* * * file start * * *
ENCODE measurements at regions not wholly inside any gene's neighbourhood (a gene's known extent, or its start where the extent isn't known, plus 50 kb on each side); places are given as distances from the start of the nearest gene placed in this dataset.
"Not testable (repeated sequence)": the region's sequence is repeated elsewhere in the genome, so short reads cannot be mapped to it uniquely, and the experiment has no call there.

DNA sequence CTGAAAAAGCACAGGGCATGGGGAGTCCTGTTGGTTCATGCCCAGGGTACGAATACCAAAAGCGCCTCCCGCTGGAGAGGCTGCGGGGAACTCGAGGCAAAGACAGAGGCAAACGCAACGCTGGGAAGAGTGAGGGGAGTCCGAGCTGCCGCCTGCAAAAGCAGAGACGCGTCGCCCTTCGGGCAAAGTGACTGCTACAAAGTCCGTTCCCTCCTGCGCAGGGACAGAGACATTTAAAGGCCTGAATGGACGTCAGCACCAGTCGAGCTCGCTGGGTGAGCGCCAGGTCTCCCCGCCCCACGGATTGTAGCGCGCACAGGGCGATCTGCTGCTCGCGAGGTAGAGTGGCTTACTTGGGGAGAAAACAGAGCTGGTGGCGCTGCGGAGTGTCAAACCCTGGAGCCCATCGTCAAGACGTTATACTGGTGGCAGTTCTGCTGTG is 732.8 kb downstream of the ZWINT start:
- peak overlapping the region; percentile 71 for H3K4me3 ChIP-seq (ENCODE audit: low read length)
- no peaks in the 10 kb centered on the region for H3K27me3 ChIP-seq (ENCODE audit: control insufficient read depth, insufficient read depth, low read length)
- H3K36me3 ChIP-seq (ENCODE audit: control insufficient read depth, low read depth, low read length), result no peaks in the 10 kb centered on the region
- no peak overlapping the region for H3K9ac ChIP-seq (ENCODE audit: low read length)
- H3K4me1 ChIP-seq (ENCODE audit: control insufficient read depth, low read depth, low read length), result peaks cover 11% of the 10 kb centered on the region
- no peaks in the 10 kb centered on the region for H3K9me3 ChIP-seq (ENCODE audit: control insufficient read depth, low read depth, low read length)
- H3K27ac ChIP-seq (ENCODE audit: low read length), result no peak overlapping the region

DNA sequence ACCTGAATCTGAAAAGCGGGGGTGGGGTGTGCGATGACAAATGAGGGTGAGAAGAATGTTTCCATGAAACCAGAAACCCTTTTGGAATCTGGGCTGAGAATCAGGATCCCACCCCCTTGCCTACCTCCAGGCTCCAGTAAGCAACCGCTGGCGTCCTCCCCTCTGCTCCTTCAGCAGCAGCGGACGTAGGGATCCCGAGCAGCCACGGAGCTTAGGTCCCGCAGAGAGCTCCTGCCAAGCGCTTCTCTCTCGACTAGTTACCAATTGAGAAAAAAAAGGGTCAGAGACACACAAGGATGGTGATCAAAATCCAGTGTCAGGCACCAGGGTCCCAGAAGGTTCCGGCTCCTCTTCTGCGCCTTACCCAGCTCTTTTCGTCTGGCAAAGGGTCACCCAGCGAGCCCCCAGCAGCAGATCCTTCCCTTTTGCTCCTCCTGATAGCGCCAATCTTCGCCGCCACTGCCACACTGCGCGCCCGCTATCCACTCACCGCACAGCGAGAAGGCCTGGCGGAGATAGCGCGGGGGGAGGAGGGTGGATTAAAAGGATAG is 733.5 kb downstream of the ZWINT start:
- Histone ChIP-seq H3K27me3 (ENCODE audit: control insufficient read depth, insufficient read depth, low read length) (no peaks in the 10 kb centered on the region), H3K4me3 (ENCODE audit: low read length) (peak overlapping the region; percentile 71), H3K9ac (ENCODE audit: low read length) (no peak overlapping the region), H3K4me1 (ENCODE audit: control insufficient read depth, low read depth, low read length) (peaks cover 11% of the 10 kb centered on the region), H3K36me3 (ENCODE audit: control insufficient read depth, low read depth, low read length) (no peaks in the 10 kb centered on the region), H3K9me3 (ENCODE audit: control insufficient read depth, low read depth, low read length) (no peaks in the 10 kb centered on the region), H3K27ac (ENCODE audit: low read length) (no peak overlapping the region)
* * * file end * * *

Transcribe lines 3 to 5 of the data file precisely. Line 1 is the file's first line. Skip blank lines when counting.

DNA sequence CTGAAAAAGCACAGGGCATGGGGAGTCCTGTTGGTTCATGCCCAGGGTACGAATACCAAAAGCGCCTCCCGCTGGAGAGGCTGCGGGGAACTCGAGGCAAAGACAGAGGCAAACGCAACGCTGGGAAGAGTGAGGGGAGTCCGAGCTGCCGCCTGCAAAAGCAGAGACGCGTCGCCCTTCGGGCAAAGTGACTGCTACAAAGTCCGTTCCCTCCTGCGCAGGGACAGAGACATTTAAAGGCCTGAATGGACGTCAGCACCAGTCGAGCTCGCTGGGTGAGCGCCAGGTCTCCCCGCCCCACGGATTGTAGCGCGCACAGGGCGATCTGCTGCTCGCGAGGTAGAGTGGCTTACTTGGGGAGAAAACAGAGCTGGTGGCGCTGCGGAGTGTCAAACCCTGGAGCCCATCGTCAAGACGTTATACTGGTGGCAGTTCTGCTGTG is 732.8 kb downstream of the ZWINT start:
- peak overlapping the region; percentile 71 for H3K4me3 ChIP-seq (ENCODE audit: low read length)
- no peaks in the 10 kb centered on the region for H3K27me3 ChIP-seq (ENCODE audit: control insufficient read depth, insufficient read depth, low read length)